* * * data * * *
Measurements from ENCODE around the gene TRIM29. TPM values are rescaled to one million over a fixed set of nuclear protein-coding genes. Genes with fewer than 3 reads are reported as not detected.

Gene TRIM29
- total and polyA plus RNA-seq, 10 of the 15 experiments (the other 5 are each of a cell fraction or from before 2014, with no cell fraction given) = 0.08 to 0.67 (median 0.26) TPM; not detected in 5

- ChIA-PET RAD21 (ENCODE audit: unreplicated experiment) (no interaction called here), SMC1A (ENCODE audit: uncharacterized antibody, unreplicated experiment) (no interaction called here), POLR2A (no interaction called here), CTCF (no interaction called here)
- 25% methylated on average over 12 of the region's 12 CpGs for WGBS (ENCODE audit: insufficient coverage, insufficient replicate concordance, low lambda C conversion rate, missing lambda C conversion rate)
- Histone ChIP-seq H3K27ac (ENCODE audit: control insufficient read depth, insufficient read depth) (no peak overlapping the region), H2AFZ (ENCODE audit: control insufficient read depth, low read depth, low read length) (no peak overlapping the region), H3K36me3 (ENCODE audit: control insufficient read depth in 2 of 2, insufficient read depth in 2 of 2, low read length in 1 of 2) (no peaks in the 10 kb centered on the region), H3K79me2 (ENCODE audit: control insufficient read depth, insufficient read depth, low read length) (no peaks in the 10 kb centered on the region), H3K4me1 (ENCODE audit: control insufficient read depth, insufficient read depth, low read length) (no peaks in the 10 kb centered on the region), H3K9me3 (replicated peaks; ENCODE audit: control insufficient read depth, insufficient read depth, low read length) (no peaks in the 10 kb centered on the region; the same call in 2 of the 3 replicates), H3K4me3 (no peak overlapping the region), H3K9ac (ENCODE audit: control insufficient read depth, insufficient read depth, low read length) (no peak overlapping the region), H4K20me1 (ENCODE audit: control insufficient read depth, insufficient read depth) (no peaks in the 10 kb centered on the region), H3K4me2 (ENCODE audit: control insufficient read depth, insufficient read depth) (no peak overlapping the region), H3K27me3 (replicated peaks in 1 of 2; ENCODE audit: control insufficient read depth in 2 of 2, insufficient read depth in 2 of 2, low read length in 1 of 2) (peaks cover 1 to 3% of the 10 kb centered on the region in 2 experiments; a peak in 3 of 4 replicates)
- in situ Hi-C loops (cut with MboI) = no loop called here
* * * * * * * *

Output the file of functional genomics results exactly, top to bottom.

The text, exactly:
Measurements from ENCODE around the gene TRIM29. TPM values are rescaled to one million over a fixed set of nuclear protein-coding genes. Genes with fewer than 3 reads are reported as not detected.

Gene TRIM29
- total and polyA plus RNA-seq, 10 of the 15 experiments (the other 5 are each of a cell fraction or from before 2014, with no cell fraction given) = 0.08 to 0.67 (median 0.26) TPM; not detected in 5

- ChIA-PET RAD21 (ENCODE audit: unreplicated experiment) (no interaction called here), SMC1A (ENCODE audit: uncharacterized antibody, unreplicated experiment) (no interaction called here), POLR2A (no interaction called here), CTCF (no interaction called here)
- 25% methylated on average over 12 of the region's 12 CpGs for WGBS (ENCODE audit: insufficient coverage, insufficient replicate concordance, low lambda C conversion rate, missing lambda C conversion rate)
- Histone ChIP-seq H3K27ac (ENCODE audit: control insufficient read depth, insufficient read depth) (no peak overlapping the region), H2AFZ (ENCODE audit: control insufficient read depth, low read depth, low read length) (no peak overlapping the region), H3K36me3 (ENCODE audit: control insufficient read depth in 2 of 2, insufficient read depth in 2 of 2, low read length in 1 of 2) (no peaks in the 10 kb centered on the region), H3K79me2 (ENCODE audit: control insufficient read depth, insufficient read depth, low read length) (no peaks in the 10 kb centered on the region), H3K4me1 (ENCODE audit: control insufficient read depth, insufficient read depth, low read length) (no peaks in the 10 kb centered on the region), H3K9me3 (replicated peaks; ENCODE audit: control insufficient read depth, insufficient read depth, low read length) (no peaks in the 10 kb centered on the region; the same call in 2 of the 3 replicates), H3K4me3 (no peak overlapping the region), H3K9ac (ENCODE audit: control insufficient read depth, insufficient read depth, low read length) (no peak overlapping the region), H4K20me1 (ENCODE audit: control insufficient read depth, insufficient read depth) (no peaks in the 10 kb centered on the region), H3K4me2 (ENCODE audit: control insufficient read depth, insufficient read depth) (no peak overlapping the region), H3K27me3 (replicated peaks in 1 of 2; ENCODE audit: control insufficient read depth in 2 of 2, insufficient read depth in 2 of 2, low read length in 1 of 2) (peaks cover 1 to 3% of the 10 kb centered on the region in 2 experiments; a peak in 3 of 4 replicates)
- in situ Hi-C loops (cut with MboI) = no loop called here